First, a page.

NICK EICHER, HOST: Today is Wednesday, July 11. Good morning! This is The World and Everything in It from member-supported WORLD Radio. I’m Nick Eicher.
MARY REICHARD, HOST: And I’m Mary Reichard. Contemporary culture tells us to measure our own happiness as paramount. But Janie B. Cheaney says that’s short sighted.
JANIE B. CHEANEY: “Ya know what I was thinking. No child should have to choose between parents. No child should have two parents that split up and hate each other. No child should think it’s their fault their parents split up. No child needs to deal with adult problems.”
That’s a Facebook post from a young lady I know. She’s 14. She’s expressing an “adult problem” too many children have to deal with.
Sometimes it’s unavoidable—many single parents find themselves single through no choice of their own. But often it’s just unhappiness on one side or the other, a gnawing dissatisfaction fed by daily irritation until it seems so unbearable it can no longer be borne.
I know a young woman who recently decided that, after living with a man for over 10 years and creating two children with him… I’m going to be very plain: This mother valued her own happiness over her children’s. That is self-deception in the worst way.
It sounds harsh—and it is harsh—but by every objective measure it’s true. Her children are too young to express themselves, but the young lady I quote above speaks for the little ones who suddenly have no home, only temporary residences first with Mommy, next week with Daddy.
She speaks for those who perpetually come second, no matter what Mom or Dad says.
She speaks for those who bear the burden of their parents’ unhappiness: No child needs to deal with adult problems.
Back in the early days of the women’s movement, when mothers who walked out on their families received magazine cover stories, the reasoning went like this: If I’m unhappy, won’t my kids be, too? They’re better off with a mother who knows who she is, who follows her dreams. When I’m fulfilled, they will benefit.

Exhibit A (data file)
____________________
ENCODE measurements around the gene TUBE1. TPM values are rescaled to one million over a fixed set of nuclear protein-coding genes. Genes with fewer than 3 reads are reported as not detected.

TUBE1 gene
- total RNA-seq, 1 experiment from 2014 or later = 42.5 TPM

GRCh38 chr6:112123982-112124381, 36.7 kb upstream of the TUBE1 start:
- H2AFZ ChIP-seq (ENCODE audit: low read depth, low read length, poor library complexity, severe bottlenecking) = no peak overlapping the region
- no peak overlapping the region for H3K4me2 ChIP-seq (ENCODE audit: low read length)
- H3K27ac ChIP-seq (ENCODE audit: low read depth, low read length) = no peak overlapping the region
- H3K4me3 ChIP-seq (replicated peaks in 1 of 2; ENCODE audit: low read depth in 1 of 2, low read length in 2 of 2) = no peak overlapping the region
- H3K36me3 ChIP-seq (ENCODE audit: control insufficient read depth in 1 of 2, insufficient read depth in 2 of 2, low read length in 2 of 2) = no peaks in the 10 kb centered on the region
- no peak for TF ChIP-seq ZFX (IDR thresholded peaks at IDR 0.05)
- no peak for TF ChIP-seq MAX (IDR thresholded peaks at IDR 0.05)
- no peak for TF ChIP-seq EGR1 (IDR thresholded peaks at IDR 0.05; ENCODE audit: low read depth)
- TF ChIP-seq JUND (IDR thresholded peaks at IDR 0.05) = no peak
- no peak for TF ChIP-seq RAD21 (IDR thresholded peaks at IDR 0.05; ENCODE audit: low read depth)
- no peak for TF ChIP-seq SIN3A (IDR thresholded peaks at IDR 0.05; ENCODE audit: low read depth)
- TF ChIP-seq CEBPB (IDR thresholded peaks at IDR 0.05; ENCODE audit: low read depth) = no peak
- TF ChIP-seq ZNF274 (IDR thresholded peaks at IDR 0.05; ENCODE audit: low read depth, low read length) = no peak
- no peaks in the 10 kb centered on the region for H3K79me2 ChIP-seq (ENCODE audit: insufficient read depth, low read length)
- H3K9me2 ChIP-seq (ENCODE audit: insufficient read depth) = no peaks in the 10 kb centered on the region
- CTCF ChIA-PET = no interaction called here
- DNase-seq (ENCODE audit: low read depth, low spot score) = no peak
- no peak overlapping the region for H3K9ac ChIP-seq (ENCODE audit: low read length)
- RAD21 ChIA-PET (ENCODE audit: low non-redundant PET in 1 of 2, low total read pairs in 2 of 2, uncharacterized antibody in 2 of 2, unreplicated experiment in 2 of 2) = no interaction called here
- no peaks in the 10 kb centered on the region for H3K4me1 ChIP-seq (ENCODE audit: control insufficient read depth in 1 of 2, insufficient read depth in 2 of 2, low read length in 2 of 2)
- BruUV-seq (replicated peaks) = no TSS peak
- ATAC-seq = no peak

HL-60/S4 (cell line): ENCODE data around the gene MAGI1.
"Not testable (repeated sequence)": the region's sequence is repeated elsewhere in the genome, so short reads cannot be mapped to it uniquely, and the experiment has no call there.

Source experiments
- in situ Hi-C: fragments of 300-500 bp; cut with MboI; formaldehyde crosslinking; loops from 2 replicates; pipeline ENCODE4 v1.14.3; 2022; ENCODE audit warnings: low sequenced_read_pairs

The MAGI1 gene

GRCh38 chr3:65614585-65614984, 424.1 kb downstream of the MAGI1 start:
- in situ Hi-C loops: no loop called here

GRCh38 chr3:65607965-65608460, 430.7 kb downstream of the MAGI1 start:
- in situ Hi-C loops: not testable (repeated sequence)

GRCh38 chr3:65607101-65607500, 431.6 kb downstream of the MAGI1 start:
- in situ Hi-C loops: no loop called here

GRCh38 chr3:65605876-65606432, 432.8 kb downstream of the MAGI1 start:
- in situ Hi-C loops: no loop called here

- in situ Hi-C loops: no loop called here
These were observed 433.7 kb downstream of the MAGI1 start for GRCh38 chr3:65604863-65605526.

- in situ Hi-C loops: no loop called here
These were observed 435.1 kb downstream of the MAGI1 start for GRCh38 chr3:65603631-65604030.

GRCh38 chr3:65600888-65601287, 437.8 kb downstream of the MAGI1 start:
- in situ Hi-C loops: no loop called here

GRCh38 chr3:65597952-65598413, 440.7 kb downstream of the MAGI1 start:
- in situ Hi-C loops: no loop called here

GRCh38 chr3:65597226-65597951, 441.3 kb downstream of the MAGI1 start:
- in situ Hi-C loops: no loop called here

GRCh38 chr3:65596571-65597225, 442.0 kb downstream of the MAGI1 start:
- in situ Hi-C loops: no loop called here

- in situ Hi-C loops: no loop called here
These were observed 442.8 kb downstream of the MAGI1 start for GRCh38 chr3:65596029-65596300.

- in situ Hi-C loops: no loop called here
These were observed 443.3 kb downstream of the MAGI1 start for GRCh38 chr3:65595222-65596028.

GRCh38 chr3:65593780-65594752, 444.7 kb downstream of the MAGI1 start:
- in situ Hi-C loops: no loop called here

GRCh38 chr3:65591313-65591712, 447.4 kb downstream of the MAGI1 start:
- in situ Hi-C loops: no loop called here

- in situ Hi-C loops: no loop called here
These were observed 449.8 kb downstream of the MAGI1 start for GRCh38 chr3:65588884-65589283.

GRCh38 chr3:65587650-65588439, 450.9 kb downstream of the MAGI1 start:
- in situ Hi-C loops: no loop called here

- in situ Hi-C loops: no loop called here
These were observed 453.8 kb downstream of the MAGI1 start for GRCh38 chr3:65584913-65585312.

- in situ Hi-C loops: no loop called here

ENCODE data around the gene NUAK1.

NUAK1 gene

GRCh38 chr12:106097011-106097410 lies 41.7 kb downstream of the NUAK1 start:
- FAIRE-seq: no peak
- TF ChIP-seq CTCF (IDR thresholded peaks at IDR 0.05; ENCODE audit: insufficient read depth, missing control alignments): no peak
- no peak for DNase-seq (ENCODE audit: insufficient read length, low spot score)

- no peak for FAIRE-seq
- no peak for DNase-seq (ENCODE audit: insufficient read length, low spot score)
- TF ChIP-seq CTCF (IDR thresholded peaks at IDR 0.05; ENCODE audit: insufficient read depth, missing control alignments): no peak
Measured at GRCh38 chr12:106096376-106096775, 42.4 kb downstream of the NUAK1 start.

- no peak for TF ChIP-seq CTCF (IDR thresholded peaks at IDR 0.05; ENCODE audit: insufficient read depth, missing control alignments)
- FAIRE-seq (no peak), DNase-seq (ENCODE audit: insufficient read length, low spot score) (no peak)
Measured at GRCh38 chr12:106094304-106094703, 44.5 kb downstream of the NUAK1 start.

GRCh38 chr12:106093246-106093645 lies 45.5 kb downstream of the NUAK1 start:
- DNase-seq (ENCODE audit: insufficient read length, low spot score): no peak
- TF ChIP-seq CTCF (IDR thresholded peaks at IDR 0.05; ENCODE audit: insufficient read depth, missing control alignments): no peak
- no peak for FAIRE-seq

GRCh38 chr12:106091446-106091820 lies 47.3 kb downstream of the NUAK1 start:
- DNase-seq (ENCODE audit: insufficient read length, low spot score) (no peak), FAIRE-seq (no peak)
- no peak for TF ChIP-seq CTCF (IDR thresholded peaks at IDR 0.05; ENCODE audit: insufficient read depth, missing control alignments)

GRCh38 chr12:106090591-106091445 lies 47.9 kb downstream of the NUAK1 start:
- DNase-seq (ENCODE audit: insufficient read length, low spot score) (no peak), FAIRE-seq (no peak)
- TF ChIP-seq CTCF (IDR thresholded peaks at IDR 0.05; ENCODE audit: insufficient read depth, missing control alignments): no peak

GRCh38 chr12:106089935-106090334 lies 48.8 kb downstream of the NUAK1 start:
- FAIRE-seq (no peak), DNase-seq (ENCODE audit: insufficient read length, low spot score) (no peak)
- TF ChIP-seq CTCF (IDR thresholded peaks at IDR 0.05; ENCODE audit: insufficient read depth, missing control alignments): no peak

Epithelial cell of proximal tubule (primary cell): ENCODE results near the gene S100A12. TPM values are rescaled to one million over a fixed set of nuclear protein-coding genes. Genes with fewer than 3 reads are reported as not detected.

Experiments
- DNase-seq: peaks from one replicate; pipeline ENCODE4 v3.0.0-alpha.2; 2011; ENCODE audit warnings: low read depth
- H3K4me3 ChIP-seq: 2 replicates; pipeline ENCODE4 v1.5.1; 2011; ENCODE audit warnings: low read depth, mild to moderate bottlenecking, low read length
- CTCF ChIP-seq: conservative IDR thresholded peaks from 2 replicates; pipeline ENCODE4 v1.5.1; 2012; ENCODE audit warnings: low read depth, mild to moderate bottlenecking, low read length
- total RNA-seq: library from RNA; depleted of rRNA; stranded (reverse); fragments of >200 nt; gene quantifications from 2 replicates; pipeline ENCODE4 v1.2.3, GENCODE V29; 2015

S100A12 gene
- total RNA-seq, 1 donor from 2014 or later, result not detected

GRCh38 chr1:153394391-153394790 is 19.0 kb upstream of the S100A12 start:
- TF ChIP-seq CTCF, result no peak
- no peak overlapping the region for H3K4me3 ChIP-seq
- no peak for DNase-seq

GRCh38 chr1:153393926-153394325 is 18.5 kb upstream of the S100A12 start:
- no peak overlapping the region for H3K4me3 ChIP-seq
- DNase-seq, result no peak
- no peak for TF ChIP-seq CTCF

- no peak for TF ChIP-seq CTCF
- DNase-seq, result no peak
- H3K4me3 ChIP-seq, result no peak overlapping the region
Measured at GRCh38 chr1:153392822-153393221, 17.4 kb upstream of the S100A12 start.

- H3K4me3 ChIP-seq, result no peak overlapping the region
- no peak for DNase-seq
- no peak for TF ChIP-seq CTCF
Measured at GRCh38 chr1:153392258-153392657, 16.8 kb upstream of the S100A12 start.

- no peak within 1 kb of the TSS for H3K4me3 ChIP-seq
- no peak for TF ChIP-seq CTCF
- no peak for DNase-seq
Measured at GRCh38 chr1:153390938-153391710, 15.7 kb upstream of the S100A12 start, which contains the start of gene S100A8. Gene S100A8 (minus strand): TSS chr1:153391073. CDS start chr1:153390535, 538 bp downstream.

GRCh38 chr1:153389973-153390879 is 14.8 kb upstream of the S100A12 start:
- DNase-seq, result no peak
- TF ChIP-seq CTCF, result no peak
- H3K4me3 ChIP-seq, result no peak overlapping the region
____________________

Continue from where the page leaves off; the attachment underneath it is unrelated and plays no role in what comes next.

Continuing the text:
Children don’t need our happiness—they need our stability, our attention, our provision. A single parent struggles to provide those things. And two single parents who are bitter or resentful toward each other make it that much more difficult. Sometimes a divorce is amicable but usually it just pretends to be—or why seek a divorce in the first place? Soon enough, the pretense slips.
By the time a mother realizes that she’s traded her happiness for her children’s, it’s too late. Their resentment, sullenness, lack of direction and focus afflict her deeply. Add on the bills, the endless chores, the little problems she never has time to deal with until they’re big problems, and—too often—the failure to establish a stable relationship with someone else—and that was clearly a bad trade.
The children might be able to work through their trauma, find some sort of grounding, and launch productive lives. But the odds are against it, because we put them at a great disadvantage when they were too young to understand why. All for “happiness.” Why can’t we learn?
For WORLD Radio, I’m Janie Cheaney.
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